In 1976 a neighbor approached Francis to farm his property, Francis was not planning on expanding, but decided Paul and his brother were up to the task. They worked various acres together for 18 years, including sod busting pastureland on the Stateville Prison property. Paul and his brother sold grain bins and dryers from the 70's through the 80's until the farm depression struck in 1983. All the while the garden center was expanding selling sweet corn and in an effort to extend the selling season, in 1988 they began growing pumpkins and squash. Changes in the economy brought a new business Agritainment. Many small farms struggled with rising costs and how to maintain their farm and heritage, while farms around them are turned into sub-divisions and strip malls. Many farmers now took jobs off their farms. Agritainment was an opportunity for the Siegel's and once again, like their ancestors before them, with a lot of hard work and excellent business acumen adapted to change quickly and effectively.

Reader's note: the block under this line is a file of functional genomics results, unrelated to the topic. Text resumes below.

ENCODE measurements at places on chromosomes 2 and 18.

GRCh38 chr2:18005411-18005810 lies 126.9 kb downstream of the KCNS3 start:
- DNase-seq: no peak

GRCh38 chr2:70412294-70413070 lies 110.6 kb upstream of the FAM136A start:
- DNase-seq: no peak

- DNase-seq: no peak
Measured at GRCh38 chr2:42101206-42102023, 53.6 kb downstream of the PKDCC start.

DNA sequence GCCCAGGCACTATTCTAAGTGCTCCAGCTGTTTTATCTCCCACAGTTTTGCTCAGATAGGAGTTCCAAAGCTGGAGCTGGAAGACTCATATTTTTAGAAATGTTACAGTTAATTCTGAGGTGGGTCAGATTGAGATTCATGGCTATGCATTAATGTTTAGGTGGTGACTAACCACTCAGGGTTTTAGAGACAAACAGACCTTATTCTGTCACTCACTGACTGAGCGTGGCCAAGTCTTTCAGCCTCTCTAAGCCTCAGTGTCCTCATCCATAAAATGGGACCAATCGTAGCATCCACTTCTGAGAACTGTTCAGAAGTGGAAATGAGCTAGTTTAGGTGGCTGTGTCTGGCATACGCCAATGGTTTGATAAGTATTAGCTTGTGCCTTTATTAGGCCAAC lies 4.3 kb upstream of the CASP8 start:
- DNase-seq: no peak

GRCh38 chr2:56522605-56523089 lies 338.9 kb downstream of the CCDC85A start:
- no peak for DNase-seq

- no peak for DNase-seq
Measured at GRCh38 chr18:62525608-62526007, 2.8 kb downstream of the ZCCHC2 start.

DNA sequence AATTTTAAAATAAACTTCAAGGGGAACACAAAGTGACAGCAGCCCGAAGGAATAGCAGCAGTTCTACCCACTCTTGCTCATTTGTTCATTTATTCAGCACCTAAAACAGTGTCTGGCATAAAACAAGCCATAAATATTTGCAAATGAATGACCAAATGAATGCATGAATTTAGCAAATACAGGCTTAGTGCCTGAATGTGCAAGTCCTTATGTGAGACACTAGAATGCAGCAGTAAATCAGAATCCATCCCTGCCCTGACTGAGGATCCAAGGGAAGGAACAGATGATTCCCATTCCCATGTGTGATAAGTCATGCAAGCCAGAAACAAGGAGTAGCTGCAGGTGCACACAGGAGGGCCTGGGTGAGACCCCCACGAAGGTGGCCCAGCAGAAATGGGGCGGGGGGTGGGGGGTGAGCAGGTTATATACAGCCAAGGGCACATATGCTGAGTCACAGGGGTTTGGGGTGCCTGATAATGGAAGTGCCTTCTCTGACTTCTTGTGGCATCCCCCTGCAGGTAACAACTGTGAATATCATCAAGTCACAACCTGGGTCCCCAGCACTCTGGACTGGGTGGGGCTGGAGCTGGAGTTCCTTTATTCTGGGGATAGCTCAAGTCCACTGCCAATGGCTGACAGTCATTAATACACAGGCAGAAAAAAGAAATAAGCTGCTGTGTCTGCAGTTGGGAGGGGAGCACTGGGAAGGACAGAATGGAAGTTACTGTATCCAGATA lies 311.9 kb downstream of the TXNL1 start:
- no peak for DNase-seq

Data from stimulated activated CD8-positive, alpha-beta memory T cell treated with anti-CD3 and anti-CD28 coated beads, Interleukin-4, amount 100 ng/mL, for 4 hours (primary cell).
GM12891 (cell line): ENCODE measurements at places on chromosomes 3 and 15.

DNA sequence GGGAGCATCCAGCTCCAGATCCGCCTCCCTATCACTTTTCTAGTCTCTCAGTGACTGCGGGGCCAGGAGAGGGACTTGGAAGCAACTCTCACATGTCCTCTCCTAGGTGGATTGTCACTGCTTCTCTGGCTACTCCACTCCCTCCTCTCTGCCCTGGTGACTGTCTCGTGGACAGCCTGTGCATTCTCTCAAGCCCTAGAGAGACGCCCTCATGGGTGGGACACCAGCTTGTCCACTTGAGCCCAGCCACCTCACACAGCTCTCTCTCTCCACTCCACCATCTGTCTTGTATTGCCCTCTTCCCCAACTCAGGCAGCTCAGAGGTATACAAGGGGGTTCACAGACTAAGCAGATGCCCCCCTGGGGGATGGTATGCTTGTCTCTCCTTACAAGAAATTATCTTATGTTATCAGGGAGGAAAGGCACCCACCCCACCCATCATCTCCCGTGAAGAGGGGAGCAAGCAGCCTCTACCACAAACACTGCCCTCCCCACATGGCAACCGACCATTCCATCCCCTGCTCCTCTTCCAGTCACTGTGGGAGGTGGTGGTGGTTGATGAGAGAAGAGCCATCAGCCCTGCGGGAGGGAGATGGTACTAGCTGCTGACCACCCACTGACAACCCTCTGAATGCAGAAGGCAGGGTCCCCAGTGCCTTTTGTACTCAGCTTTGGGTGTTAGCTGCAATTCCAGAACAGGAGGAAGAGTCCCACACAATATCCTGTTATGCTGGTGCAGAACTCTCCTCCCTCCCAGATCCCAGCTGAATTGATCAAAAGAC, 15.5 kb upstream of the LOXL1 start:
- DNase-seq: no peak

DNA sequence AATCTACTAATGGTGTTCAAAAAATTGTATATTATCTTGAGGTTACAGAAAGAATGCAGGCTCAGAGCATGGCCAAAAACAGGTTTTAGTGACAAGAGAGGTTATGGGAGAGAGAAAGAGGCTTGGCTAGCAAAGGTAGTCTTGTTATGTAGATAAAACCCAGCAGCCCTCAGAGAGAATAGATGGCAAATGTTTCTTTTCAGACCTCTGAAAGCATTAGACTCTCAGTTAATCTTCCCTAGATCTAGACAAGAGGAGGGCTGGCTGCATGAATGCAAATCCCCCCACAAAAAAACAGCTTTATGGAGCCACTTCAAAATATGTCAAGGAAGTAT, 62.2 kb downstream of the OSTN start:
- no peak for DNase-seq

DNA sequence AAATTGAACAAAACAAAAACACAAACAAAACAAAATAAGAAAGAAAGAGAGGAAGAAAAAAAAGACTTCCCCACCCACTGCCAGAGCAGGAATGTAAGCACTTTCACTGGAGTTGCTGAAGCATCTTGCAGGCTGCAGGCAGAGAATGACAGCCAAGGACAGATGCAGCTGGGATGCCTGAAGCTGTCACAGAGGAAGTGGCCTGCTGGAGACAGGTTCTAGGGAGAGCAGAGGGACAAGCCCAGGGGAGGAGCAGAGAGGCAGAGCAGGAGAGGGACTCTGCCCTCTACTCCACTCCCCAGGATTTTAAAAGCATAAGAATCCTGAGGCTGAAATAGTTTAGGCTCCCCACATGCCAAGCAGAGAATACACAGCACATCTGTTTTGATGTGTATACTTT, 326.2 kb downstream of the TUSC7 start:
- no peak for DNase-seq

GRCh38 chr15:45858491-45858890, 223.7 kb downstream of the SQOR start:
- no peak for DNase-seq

In 1990 they had their first haunted barn and a small straw maze and petting zoo; visitors kept coming so the Siegel's kept expanding. The straw maze has evolved by adding a 20 acre award winning Corn maze. The tiny one room haunted barn is now over 3000 square feet of family friendly fun. In 1996 Statesville Haunted Prison Inc. was developed as a separate enterprise. Statesville Haunted Prison Inc. is a night time adult attraction. 16,000 square feet of pure terror and was voted Chicago lands #1 Haunted Attraction in 2000, 2001, 2002, 2003, 2004, 2005, 2006 and 2007.